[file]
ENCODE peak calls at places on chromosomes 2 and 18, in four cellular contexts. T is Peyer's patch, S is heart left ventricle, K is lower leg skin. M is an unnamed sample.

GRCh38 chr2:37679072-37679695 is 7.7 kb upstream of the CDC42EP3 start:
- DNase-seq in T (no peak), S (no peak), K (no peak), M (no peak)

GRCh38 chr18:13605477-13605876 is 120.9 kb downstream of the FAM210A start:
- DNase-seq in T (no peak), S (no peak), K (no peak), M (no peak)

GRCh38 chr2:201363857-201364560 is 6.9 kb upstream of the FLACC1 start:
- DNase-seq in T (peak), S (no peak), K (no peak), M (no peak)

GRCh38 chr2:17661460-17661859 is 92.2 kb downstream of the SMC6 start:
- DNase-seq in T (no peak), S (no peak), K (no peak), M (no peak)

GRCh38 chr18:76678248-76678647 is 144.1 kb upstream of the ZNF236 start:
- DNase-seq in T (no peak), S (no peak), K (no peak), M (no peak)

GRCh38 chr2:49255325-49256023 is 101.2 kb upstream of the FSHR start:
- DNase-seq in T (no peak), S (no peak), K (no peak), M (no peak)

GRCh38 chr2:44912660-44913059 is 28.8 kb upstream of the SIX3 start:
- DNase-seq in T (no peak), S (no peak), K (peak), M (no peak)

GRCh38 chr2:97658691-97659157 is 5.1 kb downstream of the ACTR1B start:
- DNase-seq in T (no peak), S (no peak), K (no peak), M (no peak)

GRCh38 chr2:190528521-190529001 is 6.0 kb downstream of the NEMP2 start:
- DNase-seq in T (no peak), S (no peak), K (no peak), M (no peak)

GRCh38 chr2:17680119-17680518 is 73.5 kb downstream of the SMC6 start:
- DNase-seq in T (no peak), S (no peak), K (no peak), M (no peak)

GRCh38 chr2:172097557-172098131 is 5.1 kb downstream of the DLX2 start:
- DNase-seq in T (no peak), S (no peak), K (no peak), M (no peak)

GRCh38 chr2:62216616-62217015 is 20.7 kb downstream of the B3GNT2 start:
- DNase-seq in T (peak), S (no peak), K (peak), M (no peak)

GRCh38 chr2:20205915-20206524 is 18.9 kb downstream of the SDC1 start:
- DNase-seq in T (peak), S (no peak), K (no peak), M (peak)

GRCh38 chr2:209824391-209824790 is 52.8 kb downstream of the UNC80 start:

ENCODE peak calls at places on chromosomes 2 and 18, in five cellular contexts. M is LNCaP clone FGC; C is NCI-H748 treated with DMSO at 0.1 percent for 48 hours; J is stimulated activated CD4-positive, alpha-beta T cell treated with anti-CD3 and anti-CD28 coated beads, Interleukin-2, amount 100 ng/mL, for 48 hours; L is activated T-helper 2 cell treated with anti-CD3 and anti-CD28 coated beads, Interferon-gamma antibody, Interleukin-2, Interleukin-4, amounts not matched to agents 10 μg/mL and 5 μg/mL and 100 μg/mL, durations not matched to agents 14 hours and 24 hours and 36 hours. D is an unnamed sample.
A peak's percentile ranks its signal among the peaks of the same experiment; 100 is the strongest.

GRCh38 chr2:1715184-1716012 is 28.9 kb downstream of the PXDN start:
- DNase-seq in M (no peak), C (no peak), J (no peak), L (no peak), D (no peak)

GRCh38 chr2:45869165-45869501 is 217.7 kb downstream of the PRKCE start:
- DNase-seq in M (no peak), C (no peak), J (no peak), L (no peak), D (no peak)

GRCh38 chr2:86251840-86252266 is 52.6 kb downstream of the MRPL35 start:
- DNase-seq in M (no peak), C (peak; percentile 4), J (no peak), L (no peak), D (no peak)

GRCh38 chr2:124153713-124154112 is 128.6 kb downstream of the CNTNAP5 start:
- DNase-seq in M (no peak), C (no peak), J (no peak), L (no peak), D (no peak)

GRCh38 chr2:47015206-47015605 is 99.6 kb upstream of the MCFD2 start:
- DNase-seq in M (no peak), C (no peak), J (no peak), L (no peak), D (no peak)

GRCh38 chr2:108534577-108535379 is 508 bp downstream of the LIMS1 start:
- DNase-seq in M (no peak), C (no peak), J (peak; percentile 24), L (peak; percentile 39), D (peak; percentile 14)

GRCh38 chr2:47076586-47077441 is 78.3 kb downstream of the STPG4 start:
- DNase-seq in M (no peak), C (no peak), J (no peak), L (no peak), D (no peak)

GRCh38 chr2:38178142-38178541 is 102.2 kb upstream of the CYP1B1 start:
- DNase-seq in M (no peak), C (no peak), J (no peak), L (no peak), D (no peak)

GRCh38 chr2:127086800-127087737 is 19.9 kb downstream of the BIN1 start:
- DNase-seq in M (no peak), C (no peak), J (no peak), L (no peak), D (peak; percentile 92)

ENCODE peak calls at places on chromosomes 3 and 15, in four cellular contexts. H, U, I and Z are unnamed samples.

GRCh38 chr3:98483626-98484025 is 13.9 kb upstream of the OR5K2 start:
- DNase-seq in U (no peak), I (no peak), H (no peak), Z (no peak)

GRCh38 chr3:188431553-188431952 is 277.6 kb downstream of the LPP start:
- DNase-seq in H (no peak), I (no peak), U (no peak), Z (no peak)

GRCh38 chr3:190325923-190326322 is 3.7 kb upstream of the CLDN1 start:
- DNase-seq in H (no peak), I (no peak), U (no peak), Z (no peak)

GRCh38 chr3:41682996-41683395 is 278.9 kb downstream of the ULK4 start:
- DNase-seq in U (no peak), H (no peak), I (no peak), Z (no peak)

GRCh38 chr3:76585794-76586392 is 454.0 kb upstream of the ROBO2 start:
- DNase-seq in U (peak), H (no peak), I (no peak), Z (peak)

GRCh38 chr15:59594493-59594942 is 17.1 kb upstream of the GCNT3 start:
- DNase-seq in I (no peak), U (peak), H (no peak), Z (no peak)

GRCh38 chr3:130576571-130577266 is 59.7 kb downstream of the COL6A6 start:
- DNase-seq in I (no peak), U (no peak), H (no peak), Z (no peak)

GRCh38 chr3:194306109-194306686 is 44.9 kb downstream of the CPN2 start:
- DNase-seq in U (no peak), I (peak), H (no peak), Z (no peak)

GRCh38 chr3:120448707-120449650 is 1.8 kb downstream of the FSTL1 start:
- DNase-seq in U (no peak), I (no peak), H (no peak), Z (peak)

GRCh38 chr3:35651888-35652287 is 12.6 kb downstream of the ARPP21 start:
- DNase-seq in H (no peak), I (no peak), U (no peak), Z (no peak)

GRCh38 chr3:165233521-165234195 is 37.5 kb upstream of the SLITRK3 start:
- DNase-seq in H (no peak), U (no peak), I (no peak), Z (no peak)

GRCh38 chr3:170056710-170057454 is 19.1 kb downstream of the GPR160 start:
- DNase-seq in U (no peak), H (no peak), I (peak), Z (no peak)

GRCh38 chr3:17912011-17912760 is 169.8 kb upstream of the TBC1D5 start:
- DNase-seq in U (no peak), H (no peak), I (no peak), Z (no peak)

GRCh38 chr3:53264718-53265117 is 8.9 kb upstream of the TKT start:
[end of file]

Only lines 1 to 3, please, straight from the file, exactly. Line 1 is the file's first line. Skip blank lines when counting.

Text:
ENCODE peak calls at places on chromosomes 2 and 18, in four cellular contexts. T is Peyer's patch, S is heart left ventricle, K is lower leg skin. M is an unnamed sample.

GRCh38 chr2:37679072-37679695 is 7.7 kb upstream of the CDC42EP3 start:
- DNase-seq in T (no peak), S (no peak), K (no peak), M (no peak)